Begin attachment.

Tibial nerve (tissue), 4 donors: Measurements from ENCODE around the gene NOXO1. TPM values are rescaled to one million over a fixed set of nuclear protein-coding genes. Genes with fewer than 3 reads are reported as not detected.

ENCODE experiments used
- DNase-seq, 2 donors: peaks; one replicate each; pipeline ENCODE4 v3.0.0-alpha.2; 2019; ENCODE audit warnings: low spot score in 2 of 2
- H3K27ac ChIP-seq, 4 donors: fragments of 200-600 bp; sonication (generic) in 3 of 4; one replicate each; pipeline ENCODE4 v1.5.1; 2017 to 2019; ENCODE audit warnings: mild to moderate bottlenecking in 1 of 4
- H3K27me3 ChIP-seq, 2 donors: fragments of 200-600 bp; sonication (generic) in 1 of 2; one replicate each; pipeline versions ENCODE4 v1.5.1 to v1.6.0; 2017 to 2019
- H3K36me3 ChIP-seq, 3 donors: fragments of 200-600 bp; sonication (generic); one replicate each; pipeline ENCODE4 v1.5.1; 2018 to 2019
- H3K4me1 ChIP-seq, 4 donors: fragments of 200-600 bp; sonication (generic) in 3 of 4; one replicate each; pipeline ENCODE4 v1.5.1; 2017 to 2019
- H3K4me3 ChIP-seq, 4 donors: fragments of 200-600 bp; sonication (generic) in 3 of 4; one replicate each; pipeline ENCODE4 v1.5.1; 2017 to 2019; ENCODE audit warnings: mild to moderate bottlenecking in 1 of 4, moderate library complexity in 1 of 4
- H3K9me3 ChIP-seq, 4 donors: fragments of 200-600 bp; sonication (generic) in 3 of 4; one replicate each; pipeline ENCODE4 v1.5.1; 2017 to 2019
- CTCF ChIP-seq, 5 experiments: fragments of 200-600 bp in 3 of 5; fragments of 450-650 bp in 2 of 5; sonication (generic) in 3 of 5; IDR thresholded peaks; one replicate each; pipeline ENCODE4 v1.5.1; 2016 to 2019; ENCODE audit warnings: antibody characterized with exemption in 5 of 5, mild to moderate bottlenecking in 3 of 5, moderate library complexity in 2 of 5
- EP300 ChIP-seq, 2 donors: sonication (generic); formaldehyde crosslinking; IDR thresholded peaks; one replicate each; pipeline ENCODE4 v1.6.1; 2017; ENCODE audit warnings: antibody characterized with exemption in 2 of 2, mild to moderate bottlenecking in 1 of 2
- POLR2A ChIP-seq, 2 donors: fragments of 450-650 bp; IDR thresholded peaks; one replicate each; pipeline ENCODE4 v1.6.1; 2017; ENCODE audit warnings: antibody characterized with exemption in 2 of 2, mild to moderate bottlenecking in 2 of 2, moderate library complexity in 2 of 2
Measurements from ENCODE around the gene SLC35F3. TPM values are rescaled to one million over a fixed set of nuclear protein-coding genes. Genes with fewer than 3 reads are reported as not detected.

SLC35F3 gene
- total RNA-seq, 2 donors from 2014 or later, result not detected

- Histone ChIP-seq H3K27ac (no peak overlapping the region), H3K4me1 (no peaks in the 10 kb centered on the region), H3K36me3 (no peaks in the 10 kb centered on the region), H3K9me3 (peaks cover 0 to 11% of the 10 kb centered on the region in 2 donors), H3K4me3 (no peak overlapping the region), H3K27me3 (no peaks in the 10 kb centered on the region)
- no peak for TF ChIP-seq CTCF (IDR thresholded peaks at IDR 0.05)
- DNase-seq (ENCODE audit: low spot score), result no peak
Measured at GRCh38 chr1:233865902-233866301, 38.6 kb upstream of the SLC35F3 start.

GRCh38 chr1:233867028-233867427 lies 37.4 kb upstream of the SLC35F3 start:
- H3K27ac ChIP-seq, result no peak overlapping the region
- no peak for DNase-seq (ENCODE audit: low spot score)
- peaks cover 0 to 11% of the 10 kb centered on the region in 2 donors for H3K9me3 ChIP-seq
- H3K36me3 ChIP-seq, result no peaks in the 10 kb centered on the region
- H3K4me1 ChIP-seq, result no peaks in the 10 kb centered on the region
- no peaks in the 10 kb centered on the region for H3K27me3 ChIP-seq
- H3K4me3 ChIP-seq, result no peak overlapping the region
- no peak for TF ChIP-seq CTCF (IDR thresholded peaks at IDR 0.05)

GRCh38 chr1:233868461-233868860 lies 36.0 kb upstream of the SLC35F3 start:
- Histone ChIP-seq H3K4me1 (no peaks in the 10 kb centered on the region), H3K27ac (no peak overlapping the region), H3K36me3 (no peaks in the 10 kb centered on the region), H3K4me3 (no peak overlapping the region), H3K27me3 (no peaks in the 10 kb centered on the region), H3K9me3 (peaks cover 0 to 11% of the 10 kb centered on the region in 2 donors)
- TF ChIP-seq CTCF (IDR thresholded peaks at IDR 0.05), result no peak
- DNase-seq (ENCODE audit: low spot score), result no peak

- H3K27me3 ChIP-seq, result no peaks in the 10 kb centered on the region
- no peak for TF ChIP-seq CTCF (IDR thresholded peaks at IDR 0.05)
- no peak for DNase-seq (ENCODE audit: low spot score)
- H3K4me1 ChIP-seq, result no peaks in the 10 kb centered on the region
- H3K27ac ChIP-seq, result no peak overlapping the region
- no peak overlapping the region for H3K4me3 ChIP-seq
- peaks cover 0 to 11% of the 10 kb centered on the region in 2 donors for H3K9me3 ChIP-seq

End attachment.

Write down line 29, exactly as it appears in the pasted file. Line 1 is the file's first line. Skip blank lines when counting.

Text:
GRCh38 chr1:233868461-233868860 lies 36.0 kb upstream of the SLC35F3 start: